Testing and Balancing Personal Values
- Watch what makes you tick. One way to confirm your sense of what your values are is to spend a day watching what makes you tick. If you have a high priority value and enter a situation in which that value is threatened, you will feel anxious, vulnerable, or even angry. Something that you hear about or see on the news may also make you tick.
- For example, you might be told by your boss that your new tank-top is inappropriate to wear at work. Instead of simply moving on after a brief moment of frustration, you might feel very angry or on edge. If this is the case, you may reason that two of your most cherished personal values are acceptance and autonomy.
- Test your values by looking at the decisions they produce. This test will work in either real or imagined decision-making situations. Say you value independence, and you're considering moving in with your significant other. What sorts of options are available to you, given your value? If you value rest and spontaneity, but you work a job that requires 70-hour weeks, how will you avoid stress and internal conflict? In these types of situations, understanding your values can really help make creative decisions that reflect your own self-care
- Be aware that you will be able to see your value in action most powerfully while making a real decision. Sometimes we are so enamored with a particular value that we imagine it will always lead us to the best decisions when this is not necessarily the case.
- Decide what you will speak out against. If you are in certain situations make it difficult for you to uphold a personal value, think carefully about whether or not to speak out. Are you unable to live according to your value because of something that can be changed, or must you leave the situation altogether? What value is being threatened, and why?
- Say you are in a relationship with someone who does not appreciate your hard work, and you strongly value being acknowledged for your efforts. Is this something you can resolve by talking? Can you enact your value of being acknowledged in other parts of your life? Is it possible to expand your sense of being acknowledged to include the unique way your partner expresses appreciation?
- Another possibility is that you are moved to speak out against an issue or cause in your community. Perhaps you are disturbed by funding cuts to public schools--is this something you'd like to know more about or get involved with in some other way? It may be that your value of care for future generations is one that calls for action.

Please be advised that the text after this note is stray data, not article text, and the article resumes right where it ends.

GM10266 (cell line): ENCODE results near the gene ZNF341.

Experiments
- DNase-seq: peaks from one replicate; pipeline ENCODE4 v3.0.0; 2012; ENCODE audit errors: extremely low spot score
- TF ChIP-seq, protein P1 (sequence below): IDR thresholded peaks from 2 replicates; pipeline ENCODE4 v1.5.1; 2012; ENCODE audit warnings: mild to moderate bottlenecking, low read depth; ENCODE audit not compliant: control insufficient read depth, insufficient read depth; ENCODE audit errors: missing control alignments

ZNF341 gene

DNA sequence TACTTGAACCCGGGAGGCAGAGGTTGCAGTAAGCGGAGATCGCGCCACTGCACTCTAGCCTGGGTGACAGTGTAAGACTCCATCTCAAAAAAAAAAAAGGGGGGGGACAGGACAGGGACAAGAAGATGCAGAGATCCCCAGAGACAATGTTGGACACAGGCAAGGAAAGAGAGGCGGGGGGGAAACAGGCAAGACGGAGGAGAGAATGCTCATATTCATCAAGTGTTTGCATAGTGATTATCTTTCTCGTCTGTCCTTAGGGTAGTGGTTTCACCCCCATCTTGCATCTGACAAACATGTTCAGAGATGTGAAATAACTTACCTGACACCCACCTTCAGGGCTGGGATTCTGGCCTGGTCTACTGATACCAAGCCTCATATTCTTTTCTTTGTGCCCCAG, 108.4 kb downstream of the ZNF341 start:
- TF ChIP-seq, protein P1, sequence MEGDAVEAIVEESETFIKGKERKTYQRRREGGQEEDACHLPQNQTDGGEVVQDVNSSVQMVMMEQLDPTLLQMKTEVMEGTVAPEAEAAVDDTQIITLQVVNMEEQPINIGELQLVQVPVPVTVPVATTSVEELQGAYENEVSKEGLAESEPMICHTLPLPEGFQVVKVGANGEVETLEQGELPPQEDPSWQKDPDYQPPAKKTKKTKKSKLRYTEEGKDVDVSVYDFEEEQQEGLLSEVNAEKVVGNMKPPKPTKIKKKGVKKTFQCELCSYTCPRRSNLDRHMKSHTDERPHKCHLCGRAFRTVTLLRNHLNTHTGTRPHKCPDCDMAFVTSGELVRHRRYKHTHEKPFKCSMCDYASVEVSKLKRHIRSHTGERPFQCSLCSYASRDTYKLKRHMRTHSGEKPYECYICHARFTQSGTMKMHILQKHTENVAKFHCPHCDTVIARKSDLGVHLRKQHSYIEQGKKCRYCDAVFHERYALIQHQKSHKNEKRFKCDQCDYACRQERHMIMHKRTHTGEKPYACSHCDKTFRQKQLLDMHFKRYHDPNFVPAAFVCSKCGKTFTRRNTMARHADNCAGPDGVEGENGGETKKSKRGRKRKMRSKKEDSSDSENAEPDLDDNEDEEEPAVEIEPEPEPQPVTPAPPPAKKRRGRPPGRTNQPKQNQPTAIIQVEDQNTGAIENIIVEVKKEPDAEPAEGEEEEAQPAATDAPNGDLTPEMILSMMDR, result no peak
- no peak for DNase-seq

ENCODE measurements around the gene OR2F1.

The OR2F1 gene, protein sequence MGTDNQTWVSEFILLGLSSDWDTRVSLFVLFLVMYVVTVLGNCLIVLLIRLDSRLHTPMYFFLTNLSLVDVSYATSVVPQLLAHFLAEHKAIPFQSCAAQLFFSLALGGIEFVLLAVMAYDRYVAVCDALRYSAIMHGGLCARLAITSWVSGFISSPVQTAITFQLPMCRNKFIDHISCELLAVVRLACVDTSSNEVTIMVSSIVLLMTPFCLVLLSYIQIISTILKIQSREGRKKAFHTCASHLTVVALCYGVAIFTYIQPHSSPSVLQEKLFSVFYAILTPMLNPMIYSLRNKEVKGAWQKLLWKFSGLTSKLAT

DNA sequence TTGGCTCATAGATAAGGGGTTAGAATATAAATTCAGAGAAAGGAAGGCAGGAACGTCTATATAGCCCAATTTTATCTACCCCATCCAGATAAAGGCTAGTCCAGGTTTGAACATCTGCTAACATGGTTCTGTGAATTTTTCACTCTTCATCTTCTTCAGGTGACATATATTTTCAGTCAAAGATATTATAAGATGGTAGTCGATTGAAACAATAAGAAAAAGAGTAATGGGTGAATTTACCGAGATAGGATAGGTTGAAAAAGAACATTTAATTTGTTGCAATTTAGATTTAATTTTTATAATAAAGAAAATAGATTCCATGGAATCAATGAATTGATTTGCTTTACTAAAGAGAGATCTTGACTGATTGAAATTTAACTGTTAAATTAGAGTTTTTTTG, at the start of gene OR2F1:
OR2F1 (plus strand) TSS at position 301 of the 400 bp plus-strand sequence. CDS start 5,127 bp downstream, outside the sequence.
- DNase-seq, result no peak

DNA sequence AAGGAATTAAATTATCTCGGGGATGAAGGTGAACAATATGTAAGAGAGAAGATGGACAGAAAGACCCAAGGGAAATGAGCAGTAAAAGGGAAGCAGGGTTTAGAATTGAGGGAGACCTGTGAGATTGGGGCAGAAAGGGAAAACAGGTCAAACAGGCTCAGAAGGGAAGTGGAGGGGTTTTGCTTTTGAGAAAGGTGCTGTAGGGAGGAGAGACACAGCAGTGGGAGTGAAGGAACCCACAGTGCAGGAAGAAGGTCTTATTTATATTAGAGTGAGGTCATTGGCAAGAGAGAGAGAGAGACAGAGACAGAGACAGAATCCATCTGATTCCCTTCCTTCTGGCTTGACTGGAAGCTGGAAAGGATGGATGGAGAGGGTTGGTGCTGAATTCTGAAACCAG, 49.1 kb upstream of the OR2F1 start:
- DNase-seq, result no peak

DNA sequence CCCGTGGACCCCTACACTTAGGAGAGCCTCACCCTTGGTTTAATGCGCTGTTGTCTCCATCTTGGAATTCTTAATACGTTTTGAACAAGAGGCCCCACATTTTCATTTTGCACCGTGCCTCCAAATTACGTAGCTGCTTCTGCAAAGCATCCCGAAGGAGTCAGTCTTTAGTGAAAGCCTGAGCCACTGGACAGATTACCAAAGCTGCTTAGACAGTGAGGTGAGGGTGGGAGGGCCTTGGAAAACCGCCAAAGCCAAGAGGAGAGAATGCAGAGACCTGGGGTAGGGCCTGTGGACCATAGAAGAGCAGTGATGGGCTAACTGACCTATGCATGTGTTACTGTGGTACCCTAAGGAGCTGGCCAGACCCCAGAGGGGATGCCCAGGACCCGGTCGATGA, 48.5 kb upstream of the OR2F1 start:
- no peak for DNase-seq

- Create a final list of personal values. These values should be rooted in your initial inclinations about what's important to you. In addition, integrate what you have learned from journaling about and testing your values in various settings. Aim to list and clearly define 3-4 main values.
- Remember, these values are powerful tools for getting you through this portion of your life. Personal values can change from one part of life to the next. This is because your values are powerful components of you, meaning that they should change and grow as you do!
- Make note of conflicting values. Unlike norms and attitudes, values form an ordered system of priorities.
This means that you may find that you have values that compete for priority in your life. Not only is this not problematic, but it can even make life all the more interesting. By looking at your list of values and drawing lines connecting the ones that could potentially conflict, you are gaining insight into what creates fruitful tension in your life.
- For instance, you might value having your own space and unconditionally supportive relationships. If this is the case, you'll know that ensuring your own space must be carefully managed alongside your other value to support friends or loved ones whenever the need arises. While balancing these potentially conflicting values can be tricky, knowing this in advance will help you make better decisions.
- Become More Imaginative Through Introspection and Thought
- Mind Map Yourself
- Stop Making Excuses
- See Yourself As Others See You
- Be Persistent
- Deal with Change
Sources and Citations
- Maslow, Abraham Harold. "A theory of human motivation." Psychological review 50.4 (1943): 370.